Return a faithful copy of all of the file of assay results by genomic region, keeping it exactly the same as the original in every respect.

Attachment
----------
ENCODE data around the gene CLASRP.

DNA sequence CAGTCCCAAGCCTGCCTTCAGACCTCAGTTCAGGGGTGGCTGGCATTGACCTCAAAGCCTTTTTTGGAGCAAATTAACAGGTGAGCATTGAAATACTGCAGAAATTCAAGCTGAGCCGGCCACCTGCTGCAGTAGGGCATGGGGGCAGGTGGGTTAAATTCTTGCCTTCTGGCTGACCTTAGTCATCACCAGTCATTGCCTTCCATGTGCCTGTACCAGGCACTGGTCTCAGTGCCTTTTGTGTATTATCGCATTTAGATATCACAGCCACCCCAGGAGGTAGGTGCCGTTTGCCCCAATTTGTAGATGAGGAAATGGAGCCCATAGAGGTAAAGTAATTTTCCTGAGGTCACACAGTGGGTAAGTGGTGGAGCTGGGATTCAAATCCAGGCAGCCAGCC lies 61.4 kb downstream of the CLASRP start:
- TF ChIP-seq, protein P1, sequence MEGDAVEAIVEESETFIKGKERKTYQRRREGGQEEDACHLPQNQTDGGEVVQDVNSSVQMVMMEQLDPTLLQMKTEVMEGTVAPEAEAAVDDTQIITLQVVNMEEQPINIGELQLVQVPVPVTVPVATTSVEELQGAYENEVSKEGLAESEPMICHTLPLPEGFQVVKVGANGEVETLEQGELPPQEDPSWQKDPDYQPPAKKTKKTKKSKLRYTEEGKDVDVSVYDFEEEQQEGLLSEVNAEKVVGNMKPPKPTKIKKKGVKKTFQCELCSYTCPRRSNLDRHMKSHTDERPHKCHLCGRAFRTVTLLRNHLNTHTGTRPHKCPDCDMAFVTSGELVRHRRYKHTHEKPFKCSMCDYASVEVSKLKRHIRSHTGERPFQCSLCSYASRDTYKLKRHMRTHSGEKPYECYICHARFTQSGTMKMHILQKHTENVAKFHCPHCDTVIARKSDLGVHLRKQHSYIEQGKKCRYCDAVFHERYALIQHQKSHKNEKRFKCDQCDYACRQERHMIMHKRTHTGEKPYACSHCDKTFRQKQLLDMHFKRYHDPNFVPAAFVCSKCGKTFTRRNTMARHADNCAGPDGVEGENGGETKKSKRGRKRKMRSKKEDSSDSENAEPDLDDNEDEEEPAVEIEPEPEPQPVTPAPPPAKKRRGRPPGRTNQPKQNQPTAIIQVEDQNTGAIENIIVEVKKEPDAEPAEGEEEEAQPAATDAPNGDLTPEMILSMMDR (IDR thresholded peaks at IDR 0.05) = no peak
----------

ENCODE data around the gene CLASRP.

DNA sequence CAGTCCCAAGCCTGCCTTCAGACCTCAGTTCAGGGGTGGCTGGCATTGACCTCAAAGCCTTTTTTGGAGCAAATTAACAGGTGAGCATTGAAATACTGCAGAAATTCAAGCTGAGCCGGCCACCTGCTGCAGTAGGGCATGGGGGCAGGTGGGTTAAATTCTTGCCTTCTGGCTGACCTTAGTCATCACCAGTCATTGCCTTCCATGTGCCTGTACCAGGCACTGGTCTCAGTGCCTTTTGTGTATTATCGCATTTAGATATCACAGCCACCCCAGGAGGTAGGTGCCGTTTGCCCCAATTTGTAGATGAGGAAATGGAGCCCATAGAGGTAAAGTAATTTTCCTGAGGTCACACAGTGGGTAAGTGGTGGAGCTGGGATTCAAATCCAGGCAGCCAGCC lies 61.4 kb downstream of the CLASRP start:
- TF ChIP-seq, protein P1, sequence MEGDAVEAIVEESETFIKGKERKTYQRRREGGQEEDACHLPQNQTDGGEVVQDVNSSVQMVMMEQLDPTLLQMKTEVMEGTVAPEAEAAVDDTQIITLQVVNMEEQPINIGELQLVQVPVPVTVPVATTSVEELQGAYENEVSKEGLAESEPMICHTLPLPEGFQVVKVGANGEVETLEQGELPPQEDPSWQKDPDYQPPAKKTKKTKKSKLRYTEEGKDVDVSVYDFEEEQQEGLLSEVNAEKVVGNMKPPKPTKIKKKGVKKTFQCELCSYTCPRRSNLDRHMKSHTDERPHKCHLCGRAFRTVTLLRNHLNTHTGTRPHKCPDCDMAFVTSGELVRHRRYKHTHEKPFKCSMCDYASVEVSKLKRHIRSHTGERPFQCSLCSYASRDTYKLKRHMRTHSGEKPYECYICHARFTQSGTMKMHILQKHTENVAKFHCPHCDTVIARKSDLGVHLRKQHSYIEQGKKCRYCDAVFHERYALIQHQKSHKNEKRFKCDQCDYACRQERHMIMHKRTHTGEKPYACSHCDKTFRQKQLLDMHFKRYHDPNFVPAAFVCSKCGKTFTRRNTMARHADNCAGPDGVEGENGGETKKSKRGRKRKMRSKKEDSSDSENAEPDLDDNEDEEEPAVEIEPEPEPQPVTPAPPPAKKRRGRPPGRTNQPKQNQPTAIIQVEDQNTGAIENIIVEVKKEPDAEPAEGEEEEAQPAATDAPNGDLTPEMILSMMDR (IDR thresholded peaks at IDR 0.05) = no peak